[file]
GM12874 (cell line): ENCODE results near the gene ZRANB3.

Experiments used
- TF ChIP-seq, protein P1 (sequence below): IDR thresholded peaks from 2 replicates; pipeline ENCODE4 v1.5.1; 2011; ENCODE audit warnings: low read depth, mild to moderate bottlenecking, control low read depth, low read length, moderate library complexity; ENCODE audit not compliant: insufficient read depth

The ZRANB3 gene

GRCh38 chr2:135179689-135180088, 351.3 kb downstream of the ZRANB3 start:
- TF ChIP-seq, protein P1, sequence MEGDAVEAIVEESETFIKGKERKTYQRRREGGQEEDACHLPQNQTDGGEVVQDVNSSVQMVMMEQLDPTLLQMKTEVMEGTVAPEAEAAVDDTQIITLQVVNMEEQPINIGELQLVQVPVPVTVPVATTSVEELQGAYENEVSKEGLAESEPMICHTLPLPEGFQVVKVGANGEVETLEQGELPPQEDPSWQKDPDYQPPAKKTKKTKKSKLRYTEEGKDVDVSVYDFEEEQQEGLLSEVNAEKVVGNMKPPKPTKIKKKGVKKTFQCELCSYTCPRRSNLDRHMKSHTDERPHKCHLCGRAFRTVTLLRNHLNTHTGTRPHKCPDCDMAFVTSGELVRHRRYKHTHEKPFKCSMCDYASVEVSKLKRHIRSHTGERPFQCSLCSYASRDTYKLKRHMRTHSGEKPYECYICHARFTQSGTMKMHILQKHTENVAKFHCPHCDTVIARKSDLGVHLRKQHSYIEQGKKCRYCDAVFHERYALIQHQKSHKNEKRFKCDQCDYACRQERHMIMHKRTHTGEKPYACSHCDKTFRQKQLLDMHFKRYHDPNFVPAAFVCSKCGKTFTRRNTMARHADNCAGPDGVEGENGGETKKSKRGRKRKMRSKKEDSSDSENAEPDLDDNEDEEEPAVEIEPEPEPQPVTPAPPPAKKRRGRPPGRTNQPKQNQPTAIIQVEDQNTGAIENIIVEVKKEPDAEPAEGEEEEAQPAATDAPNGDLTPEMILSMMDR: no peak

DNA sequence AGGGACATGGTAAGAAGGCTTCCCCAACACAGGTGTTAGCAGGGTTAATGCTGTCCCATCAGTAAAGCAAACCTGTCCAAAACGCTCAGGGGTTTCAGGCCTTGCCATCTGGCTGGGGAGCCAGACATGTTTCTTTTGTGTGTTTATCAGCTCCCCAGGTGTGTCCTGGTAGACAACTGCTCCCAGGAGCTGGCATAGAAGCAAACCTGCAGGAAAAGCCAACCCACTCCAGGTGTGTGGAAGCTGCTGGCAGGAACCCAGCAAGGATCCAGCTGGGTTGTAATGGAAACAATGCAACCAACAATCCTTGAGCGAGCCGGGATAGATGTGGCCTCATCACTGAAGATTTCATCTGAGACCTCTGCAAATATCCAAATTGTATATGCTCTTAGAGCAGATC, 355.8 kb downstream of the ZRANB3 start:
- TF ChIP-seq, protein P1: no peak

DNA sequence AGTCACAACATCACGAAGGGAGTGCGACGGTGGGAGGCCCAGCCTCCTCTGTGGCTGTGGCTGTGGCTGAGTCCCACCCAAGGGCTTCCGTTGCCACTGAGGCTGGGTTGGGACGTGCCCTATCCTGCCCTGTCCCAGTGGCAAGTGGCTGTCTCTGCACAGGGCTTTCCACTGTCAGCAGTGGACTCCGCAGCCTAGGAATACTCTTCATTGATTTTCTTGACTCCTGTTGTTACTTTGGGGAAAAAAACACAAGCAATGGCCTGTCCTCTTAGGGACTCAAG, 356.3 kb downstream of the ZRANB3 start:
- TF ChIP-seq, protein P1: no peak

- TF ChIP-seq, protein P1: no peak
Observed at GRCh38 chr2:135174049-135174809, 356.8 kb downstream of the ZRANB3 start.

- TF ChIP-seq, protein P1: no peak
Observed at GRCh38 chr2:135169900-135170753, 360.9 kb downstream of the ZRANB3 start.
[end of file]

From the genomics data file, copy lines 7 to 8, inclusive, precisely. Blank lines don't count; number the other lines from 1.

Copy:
DNA sequence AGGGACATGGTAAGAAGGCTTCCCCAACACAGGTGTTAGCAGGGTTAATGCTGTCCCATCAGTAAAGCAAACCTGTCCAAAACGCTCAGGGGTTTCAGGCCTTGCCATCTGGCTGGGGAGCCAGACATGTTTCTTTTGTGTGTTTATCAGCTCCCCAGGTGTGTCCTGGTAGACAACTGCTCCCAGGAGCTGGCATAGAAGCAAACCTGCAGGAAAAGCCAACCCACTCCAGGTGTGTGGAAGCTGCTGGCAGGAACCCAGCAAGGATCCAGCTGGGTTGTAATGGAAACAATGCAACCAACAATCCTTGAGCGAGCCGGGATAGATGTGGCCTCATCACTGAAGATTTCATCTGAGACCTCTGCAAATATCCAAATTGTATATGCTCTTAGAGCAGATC, 355.8 kb downstream of the ZRANB3 start:
- TF ChIP-seq, protein P1: no peak